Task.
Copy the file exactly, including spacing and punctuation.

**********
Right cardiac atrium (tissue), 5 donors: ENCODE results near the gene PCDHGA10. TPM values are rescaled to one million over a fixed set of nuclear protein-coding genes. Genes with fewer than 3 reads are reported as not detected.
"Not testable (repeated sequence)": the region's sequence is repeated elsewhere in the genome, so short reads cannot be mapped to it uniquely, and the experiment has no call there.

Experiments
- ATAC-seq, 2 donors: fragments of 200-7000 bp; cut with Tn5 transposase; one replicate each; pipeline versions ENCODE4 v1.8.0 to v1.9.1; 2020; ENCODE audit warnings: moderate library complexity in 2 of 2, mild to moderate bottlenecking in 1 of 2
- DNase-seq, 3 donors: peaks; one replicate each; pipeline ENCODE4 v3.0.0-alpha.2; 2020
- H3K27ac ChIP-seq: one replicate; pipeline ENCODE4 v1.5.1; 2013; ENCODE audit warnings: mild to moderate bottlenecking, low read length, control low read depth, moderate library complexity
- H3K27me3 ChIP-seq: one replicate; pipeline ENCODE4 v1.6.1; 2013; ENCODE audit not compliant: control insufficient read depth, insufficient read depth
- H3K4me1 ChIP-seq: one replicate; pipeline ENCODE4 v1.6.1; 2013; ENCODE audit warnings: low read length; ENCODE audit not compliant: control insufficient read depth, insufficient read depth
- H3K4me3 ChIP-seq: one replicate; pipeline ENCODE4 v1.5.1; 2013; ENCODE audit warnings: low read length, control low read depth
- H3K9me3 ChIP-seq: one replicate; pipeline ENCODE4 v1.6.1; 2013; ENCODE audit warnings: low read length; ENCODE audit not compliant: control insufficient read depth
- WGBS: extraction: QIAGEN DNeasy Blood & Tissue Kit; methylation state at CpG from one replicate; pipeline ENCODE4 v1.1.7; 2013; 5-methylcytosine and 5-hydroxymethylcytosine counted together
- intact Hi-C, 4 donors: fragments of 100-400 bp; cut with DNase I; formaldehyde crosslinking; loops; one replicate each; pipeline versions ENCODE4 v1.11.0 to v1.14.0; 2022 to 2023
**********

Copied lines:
Right cardiac atrium (tissue), 5 donors: ENCODE results near the gene PCDHGA10. TPM values are rescaled to one million over a fixed set of nuclear protein-coding genes. Genes with fewer than 3 reads are reported as not detected.
"Not testable (repeated sequence)": the region's sequence is repeated elsewhere in the genome, so short reads cannot be mapped to it uniquely, and the experiment has no call there.

Experiments
- ATAC-seq, 2 donors: fragments of 200-7000 bp; cut with Tn5 transposase; one replicate each; pipeline versions ENCODE4 v1.8.0 to v1.9.1; 2020; ENCODE audit warnings: moderate library complexity in 2 of 2, mild to moderate bottlenecking in 1 of 2
- DNase-seq, 3 donors: peaks; one replicate each; pipeline ENCODE4 v3.0.0-alpha.2; 2020
- H3K27ac ChIP-seq: one replicate; pipeline ENCODE4 v1.5.1; 2013; ENCODE audit warnings: mild to moderate bottlenecking, low read length, control low read depth, moderate library complexity
- H3K27me3 ChIP-seq: one replicate; pipeline ENCODE4 v1.6.1; 2013; ENCODE audit not compliant: control insufficient read depth, insufficient read depth
- H3K4me1 ChIP-seq: one replicate; pipeline ENCODE4 v1.6.1; 2013; ENCODE audit warnings: low read length; ENCODE audit not compliant: control insufficient read depth, insufficient read depth
- H3K4me3 ChIP-seq: one replicate; pipeline ENCODE4 v1.5.1; 2013; ENCODE audit warnings: low read length, control low read depth
- H3K9me3 ChIP-seq: one replicate; pipeline ENCODE4 v1.6.1; 2013; ENCODE audit warnings: low read length; ENCODE audit not compliant: control insufficient read depth
- WGBS: extraction: QIAGEN DNeasy Blood & Tissue Kit; methylation state at CpG from one replicate; pipeline ENCODE4 v1.1.7; 2013; 5-methylcytosine and 5-hydroxymethylcytosine counted together
- intact Hi-C, 4 donors: fragments of 100-400 bp; cut with DNase I; formaldehyde crosslinking; loops; one replicate each; pipeline versions ENCODE4 v1.11.0 to v1.14.0; 2022 to 2023